It is estimated that by the summer of 1942 over 100,000 Jews died in the Ghetto as a result of overcrowding, starvation, and disease. Nonetheless, the Ghetto's residents attempted to retain a sense of normalcy. A network of schools, both religious and secular, as well as trade schools functioned in the Ghetto; yeshivas tended to operate secretly as a result of the prohibition against public worship. Religious Jews met for underground religious services and cultural activities such as reading groups, lectures, and musical performances were organized.

Cultural organizations could also function as resistance groups. The activities of Oyneg Shabes and the secret archive they established was a form of quiet resistance to the Nazi attempt to destroy Jewish life. Zionist and socialist organizations were often more direct in the forms of their resistance. Groups such as Po'alei Zion, Ha-Shomer ha-Tza'ir, Dror, Betar, Gordonia, as well as the Bund and the communist-inspired Spartakus organization formed much of the ghetto's political underground. They engaged in activities such as disseminating information, collecting documents that evidenced German crimes, sabotaging German factories, and preparing for armed resistance. The first Jewish military underground organization, Swit, was formed in December 1939 by Jewish veterans of the Polish Army, many of whom identified as Revisionist Zionists. A series of illegal newspapers were published in Hebrew, Yiddish, and Polish.

Deportations began on July 22, 1942; three days later Adam Czerniakow, committed suicide rather than cooperate with the Nazis in the deportations. For the next seven weeks between 2,000 and 10,000 Jews were rounded up daily and taken from the Ghetto to the Treblinka death camp. Some reported voluntarily to the Umschlagplatz for deportation, lured by the sight of food which the Germans offered to the volunteers, and the hope that their transfer "east" meant that they could regain some semblance of a normal life. In total, nearly 350,000 Jews died in the three deportation waves of July-September 1942, January 1943, and April-May 1943. Additionally, more than 10,000 were shot or otherwise killed during the roundups, 12,000 were sent to work as slave laborers, and 20,000 escaped to the Aryan side of the city.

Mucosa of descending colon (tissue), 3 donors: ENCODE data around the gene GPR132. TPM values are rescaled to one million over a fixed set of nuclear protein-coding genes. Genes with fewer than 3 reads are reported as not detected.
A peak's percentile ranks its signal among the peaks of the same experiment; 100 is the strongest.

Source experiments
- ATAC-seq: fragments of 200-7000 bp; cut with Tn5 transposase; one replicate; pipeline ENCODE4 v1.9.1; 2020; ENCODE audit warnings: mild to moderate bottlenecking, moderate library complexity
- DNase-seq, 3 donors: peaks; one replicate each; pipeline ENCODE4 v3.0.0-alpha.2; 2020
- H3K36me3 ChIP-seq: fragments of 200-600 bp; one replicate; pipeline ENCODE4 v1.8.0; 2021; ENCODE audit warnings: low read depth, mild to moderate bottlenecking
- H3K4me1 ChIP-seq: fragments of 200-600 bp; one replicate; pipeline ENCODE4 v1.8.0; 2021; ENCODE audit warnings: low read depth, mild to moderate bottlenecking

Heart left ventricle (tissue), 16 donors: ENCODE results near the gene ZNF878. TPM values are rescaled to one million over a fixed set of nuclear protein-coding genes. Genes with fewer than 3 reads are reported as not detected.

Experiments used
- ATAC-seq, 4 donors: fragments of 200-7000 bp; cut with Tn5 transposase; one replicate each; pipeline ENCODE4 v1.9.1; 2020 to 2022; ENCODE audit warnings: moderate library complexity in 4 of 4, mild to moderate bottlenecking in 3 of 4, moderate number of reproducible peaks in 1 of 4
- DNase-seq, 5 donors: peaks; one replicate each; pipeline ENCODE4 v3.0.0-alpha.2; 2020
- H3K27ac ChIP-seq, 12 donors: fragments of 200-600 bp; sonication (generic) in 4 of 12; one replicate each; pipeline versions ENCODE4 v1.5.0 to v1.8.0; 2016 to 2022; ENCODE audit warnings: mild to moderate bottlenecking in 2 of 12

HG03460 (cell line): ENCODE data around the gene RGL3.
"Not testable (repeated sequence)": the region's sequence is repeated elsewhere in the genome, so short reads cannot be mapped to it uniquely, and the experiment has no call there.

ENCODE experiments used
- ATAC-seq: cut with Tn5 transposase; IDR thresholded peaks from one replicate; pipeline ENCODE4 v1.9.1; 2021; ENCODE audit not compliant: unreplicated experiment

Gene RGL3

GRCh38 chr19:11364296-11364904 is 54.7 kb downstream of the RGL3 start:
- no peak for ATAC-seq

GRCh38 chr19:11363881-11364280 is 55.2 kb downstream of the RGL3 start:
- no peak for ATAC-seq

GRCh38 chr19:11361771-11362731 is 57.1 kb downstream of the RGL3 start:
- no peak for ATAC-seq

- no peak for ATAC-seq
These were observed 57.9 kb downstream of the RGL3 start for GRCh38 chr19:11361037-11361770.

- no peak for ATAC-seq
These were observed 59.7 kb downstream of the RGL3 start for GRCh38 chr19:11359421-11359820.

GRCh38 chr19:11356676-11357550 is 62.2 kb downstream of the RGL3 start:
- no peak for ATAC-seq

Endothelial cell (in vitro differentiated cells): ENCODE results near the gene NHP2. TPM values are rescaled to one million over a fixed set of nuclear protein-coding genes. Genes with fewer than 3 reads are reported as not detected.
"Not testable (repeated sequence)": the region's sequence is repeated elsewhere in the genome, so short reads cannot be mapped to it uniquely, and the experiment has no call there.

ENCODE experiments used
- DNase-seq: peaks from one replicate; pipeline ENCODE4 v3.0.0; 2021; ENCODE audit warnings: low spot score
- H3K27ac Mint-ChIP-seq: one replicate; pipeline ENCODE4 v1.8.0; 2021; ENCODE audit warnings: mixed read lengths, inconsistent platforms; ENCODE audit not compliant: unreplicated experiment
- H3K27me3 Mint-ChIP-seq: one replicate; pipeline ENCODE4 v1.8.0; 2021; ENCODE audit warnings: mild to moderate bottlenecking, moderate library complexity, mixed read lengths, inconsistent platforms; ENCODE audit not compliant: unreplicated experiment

In response to the first round of deportations, the leaders of the underground movements created the Jewish Combat Organization (Zydowska Organizacja Bojowa, ZOB) and managed to secure some weapons from the Polish underground; the Revisionist Zionists, meanwhile, created the Jewish Military Union (Zydowski Zwiazek Wojskowy, ZZW). On January 18, 1943, when the second round of deportations began, the ZOB began a campaign of armed resistance against the Nazis, which turned into four days of street fighting. Deportations were halted until April 1943.

In the meantime, the underground organizations regrouped and prepared for armed resistance in response to any further attempts to liquidate the ghetto. Mordecai Anielewicz became the leader of the ZOB. On April 19, 1943 a German force, equipped with tanks and artillery, entered the ghetto in order to resume the deportations and met with stiff resistance from the Jewish fighters. Despite overwhelmingly superior forces, the Germans were forced to retreat and suffered heavy losses. The street fighting lasted for several days, at which point the Germans began systematically burning down the houses. The Jewish fighting groups continued their attacks until May 8, 1943, when the ZOB headquarters fell to the Germans. Over a hundred fighters, including Anielewicz, died during this final battle. On May 16, 1943 the Nazis reported the complete liquidation of the Warsaw Ghetto. To mark this victory the Nazis blew up the synagogue on Tlomacka Street. Over the following months, the Germans came into the empty Ghetto and hunted down those who remained hiding in the ruins, often using fire to overcome the sporadic resistance that continued until August 1943. After the Ghetto's liquidation, the surviving members of the resistance continued their underground work on the Aryan side of Warsaw, mostly assisting Jews living on the Aryan side, either by helping them live in hiding, or providing them with forged documents.

When the Polish Warsaw Uprising broke out on August 1, 1944 over 1,000 Jews in hiding immediately volunteered to fight against the Germans. Later, about 6,000 Jewish soldiers participated in the battle for the liberation of Warsaw. Warsaw's eastern suburb, Praga, was liberated in September 1944, and the main part of the city was liberated on January 17, 1945.

POSTWAR

After the war, by the end of 1945 there were about 5,000 Jews living in Warsaw, a number that more than doubled when Polish Jews who had survived the war in the Soviet Union returned to the city. Many attempted to reestablish Jewish life; among the institutions and organizations that were reestablished right after the war were a Yiddish communist newspaper, Folks-shtime, the Kaminska Theater, the Jewish Historical Institute, and the Jewish Social and Cultural Society. However, many Jews began leaving Poland after a series of anti-Semitic pogroms and events, including the pogrom in Kielce in 1946, the pogroms of 1956, and after 1968 when the Polish government launched an official campaign of anti-Semitism. The vast majority of Jewish institutions ceased functioning, and by 1969 there were an estimated 5,000 Jews remaining in Warsaw.